Twilight.

Don’t you dare snicker!

Sure, I was where you were once. I used to cringe at every advertisement, roll my eyes in apathy at the teeny bopper posters, all the silly hype for some pubescent, and I was sure, poorly written high school romance.

I am no longer ashamed. Instead I dote on the novels with brazen abandon. I’m seriously considering hanging a poster of Robert Pattinson in our bedroom.  I have been so engrossed in the tale that I’ve consumed each book in 24 hours.  Of course, I had to take a fews days off in-between to ponder every detail, catch up on sleep, eat, bathe, etc.

What does this have to do with apple fritters? Well, nothing directly. I’m just waiting, rather impatiently, for the last book in the Twilight Series from the library. Until then, I thought it might be nice to surface from my obsession and live in the real world for a few days.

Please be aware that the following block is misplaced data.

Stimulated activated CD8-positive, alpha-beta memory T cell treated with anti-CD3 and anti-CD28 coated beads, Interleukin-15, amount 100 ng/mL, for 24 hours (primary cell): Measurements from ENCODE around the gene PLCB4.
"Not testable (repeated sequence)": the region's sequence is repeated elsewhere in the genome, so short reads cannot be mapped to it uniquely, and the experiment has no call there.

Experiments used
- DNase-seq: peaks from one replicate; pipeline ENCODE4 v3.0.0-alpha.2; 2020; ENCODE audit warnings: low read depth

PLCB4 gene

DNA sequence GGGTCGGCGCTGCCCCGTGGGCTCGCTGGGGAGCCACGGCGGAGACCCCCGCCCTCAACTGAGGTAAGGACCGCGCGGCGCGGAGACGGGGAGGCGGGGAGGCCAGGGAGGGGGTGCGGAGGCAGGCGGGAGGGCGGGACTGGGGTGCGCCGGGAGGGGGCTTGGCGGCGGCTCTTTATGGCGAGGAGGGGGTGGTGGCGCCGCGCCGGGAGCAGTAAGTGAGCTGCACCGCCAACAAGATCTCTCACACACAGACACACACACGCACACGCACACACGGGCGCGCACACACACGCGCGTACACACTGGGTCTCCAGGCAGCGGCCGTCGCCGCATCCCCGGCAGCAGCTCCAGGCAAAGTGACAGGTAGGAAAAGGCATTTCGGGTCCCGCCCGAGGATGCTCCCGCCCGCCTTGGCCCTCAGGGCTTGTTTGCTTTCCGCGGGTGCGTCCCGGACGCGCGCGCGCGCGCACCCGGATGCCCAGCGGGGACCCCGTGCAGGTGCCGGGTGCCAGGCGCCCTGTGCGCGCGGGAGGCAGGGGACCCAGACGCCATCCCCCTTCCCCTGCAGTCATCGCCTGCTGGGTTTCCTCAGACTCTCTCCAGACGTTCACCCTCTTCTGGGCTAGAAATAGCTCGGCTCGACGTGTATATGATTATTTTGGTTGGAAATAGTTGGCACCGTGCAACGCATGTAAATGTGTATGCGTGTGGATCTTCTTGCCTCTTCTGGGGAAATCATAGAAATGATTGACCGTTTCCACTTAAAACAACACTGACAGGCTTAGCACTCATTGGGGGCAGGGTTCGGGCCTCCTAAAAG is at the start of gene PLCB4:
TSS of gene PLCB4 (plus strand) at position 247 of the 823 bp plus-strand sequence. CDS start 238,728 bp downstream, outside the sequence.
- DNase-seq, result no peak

So, without further ado, I give you apple fritters.

APPLE FRITTERS
Loosely adapted from Thomas Keller’s Ad Hoc at Home

These would no doubt impress anyone. We had them for breakfast this morning. And like a stingy little kid on Halloween I over indulged. These are like funnel-cake doughnut hybrids, with a sliver of apple in the middle to put the health conscious at ease.

  • 1 cup gluten-free flour mix (I use 2/3 cup brown rice flour, 3 tablespoons potato starch, 2 tablespoons tapioca starch)*
  • 2 tablespoons sugar
  • 1 1/2 teaspoons baking powder
  • 1/8 teaspoon cinnamon
  • 1/8 teaspoon salt
  • 6 ounces sparkling water
  • 2-3 crisp, sweet apples
  • Canola or vegetable oil for frying

Whisk the first 5 ingredients together in a large bowl.  Add the seltzer/sparking water and mix to achieve a smooth batter. Set aside.

Peel and core the apples, slice into 2″ long and 1/4″ thick strips, much like french fries. Add apples to batter and gently stir to cover.

Heat 1 1/2″ – 2″ of oil in a wide, shallow pan over medium heat. When a drop of water crackles in the oil it is ready, 2-3 minutes. Using two forks lift up 4-5 apple matchsticks from the batter, allowing the excess batter to drip back into the bowl. Gently lower the irregularly shaped wad into the hot oil. Let cook until crisp and lightly browned, flipping a few times throughout, about 5 minutes. Remove to a plate lined with paper towels to drain and cool slightly. Repeat, cooking 2-3 batches at a time. Don’t crowd the pan.